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Root (2018) is a strategy adventure where different factions battle for control of a fantasy wilderness. You deploy your armies and heroes, fight and move in different ways because each faction plays uniquely. It's a game that takes time and effort to play, but rewards that with beautifully depicted and unexpected scenarios each time you play.

The back story is that nefarious Marquise (cats) have seized the great woodland, intent on harvesting its riches. Under her rule, the many creatures of the forest have banded together. You can play the Marquise (cats), the Alliance (fox and mice) rebels building power underground, the proud Eyrie (birds) and their new commander or the single Vagabond (racoon).

Each side ultimately progresses by winning fights by rolling two dice, but how they work around this is significantly different. Depending on the faction you are playing, you have different options and play styles. Not only that but what you are trying to accomplish is different. It's truly asymmetrical, in that each player is using different interactions that represent the opportunities and challenges of their faction:
  • The Marquise harvests resources and builds workshops, lumber mills, and barracks to bolster their already large army. They win by building new buildings and crafts.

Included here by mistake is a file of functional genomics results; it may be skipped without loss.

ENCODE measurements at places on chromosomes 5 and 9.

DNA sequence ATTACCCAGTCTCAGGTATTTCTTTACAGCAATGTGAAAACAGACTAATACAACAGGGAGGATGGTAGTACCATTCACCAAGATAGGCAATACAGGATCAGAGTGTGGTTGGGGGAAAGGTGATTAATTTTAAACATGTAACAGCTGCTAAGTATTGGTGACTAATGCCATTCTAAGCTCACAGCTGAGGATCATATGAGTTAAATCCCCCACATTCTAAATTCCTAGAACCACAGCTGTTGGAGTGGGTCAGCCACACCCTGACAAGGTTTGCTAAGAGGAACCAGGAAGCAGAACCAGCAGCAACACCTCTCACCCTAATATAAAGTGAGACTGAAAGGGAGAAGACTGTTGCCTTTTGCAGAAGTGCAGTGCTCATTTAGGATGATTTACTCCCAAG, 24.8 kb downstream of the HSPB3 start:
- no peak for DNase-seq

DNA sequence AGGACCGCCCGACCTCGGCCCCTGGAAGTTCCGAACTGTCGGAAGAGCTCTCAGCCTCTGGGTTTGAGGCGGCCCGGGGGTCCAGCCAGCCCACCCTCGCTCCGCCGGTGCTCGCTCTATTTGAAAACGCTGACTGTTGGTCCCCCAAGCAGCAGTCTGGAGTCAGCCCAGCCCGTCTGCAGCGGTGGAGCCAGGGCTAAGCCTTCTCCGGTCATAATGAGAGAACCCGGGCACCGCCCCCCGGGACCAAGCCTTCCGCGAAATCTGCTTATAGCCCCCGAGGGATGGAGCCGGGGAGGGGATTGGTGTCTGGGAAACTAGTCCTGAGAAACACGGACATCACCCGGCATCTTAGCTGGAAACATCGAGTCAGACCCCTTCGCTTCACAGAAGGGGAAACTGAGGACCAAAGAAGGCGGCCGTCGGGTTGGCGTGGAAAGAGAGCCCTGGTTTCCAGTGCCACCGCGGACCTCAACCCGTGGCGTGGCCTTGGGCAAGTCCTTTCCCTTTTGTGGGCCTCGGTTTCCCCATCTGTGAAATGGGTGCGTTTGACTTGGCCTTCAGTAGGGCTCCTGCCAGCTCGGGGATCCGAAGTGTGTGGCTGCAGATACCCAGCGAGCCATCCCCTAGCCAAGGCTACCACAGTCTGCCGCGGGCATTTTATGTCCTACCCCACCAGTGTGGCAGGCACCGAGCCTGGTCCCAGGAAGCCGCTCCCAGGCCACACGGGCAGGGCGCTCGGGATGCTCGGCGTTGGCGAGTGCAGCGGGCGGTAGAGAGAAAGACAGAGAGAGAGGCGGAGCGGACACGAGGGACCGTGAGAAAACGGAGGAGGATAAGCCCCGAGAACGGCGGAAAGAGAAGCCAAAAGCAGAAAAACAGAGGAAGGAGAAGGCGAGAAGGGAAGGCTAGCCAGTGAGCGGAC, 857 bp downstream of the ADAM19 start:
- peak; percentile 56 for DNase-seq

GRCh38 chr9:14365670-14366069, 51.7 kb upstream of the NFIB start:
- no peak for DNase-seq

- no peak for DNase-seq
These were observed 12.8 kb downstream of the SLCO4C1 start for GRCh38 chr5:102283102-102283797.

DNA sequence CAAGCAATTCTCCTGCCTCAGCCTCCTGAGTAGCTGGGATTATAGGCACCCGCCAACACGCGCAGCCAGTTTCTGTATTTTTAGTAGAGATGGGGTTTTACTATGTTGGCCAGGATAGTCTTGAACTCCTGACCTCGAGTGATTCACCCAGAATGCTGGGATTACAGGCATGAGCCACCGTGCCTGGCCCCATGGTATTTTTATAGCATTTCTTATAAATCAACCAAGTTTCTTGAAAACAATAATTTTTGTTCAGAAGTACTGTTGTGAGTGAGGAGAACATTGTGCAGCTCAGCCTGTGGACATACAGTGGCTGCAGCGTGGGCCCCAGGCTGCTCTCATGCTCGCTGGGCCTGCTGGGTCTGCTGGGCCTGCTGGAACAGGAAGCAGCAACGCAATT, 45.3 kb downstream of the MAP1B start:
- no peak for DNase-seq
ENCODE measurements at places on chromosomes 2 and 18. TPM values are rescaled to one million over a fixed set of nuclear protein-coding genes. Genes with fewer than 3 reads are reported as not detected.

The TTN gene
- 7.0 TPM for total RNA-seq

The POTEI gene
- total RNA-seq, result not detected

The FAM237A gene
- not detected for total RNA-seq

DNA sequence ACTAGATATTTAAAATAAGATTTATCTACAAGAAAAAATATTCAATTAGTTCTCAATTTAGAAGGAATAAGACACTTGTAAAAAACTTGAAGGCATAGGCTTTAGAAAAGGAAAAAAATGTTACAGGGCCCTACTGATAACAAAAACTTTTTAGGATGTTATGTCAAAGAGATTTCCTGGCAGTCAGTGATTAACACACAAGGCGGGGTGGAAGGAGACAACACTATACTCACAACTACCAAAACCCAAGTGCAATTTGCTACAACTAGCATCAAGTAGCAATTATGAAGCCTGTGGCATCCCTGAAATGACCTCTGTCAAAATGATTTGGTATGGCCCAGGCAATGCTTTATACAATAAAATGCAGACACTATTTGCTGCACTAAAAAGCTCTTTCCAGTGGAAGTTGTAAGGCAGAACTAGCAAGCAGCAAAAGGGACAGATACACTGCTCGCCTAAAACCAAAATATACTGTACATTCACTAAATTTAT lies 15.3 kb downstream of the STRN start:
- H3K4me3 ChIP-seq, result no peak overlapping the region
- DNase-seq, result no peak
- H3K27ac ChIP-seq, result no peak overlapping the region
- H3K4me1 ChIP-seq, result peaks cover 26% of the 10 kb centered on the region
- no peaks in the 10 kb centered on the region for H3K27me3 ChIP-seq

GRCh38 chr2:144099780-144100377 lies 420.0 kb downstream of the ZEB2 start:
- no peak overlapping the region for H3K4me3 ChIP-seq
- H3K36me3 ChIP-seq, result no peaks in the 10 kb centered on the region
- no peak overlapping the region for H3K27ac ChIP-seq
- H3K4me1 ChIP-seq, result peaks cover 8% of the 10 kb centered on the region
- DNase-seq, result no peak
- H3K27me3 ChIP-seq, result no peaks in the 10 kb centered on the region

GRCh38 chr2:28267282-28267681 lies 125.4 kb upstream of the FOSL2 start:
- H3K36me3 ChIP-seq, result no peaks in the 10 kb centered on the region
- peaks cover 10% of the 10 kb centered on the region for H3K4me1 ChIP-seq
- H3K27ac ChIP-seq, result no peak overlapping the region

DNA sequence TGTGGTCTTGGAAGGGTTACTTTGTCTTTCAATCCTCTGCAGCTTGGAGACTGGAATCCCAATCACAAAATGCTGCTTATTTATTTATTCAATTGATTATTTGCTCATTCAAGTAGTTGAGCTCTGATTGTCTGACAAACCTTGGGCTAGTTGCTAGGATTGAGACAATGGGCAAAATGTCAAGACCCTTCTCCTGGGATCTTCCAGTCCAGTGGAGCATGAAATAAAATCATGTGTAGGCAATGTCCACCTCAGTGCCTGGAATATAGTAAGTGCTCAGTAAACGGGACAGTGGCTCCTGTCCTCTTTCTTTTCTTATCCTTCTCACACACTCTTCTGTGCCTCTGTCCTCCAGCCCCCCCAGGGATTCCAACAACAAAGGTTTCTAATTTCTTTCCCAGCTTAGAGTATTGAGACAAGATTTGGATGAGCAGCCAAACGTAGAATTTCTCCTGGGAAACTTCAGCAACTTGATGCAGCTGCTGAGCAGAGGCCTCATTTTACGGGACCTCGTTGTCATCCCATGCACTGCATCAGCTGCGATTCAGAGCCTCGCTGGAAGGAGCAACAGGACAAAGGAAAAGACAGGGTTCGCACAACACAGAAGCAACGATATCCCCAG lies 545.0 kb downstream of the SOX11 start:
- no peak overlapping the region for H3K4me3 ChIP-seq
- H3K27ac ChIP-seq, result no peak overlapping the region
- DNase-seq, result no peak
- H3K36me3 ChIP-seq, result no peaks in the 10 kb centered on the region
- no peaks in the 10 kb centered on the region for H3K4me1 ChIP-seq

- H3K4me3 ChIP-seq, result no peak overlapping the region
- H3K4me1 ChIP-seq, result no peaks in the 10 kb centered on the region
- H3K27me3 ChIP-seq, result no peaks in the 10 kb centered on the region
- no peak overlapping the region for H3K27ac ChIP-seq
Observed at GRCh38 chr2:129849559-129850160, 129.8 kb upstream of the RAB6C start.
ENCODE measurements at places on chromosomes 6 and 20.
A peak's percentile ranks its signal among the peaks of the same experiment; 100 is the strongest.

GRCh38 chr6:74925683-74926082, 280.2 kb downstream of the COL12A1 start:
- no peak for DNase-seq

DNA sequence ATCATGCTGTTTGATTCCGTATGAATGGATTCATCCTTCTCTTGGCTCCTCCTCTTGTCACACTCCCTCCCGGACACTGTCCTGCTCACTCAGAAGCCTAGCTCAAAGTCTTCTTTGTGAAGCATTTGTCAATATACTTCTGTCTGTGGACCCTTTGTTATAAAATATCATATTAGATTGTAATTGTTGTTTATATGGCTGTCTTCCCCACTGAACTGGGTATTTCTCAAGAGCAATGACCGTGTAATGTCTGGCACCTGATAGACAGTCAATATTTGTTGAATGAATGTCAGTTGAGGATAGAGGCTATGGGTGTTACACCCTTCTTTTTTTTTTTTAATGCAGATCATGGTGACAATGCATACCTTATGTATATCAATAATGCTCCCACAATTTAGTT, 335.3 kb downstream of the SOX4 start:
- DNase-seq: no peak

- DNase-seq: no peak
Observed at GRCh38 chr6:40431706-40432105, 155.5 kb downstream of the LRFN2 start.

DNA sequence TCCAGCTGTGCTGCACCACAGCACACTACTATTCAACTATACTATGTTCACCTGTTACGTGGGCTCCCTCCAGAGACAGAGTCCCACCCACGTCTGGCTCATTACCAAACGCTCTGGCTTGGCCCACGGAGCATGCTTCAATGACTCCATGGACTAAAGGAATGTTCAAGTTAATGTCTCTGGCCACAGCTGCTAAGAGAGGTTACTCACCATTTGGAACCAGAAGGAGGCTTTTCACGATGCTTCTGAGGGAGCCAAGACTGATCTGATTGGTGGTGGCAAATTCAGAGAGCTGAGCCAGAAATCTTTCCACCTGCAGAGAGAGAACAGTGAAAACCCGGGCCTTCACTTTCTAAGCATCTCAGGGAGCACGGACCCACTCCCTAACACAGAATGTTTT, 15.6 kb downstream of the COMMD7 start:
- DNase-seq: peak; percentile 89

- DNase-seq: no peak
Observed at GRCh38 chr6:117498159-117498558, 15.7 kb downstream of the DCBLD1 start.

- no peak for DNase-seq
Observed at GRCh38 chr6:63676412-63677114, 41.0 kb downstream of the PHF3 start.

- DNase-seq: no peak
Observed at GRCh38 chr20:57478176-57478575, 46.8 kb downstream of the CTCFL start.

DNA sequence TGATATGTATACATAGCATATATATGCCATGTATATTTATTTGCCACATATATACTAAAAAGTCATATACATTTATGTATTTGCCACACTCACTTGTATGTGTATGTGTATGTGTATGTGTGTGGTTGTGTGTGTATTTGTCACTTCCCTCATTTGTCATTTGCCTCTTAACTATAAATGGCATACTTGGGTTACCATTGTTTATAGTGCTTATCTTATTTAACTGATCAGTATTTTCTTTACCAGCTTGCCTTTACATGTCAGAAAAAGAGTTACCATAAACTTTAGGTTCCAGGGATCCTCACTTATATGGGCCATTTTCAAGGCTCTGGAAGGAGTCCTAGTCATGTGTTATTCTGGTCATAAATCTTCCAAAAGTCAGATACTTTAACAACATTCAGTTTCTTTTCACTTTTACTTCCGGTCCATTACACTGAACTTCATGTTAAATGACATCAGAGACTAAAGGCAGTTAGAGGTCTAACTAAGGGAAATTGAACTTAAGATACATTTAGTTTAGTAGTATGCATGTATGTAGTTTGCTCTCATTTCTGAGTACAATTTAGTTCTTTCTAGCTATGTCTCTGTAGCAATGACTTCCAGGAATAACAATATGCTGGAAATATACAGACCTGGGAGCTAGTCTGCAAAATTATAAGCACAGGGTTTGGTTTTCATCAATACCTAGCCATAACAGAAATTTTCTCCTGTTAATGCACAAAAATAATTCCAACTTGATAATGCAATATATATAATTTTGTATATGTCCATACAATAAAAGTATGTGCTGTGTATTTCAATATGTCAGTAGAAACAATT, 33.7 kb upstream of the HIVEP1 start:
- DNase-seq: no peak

• The Eyrie start in one corner and work to muster their hawks, and deal with political in-fighting, to capture as much territory as possible and build roosts.
  • The Alliance hides in the shadows, recruiting forces, setting traps and establishing headquarters. They are sparse to start with by growing in power if they manage to keep the other players in check.
  • The Vagabond is one fox army that explores the board, fights other factions, and works on their secret goal.

Root leans into this by not holding back on variety, but at the same time, it's aware this is an effort to keep track of. It helps you understand things with very clear instructions and faction overviews that provide all you need to know. There are even cards with notes on what other factions are up to.

Most importantly, the effort you put into understanding the game is rewarded. Not only is the game well balanced so that each faction has a real chance of winning by their different means, but the encounters and development of the world feel like you are playing inside a fantasy novel (or maybe a more combative Wind in the Willows or Narnia).

The result is a game that's not for everyone. It's complicated and it needs an enthusiastic group to play it. The joy is the novelty of the system you see unfold and the part you play in making it work. There can be runaway winners and there can be players who never get the momentum their faction needs.

Still, the quality of the pieces and the beauty of the art make it an experience that really fires the imagination. This is accentuated by the winter side of the board that offers a different map. Also, the Riverfolk expansion adds more factions, a second Vagabond player and a computer player so you can play on your own.
  • The Lizard Cult (lizards) are an alternative to the Alliance who build gardens that eventually summon a dragon.
  • The Riverfolk Company (beavers) set prices for their boats and mercenaries that can be hired by other players at the cost of their fighters.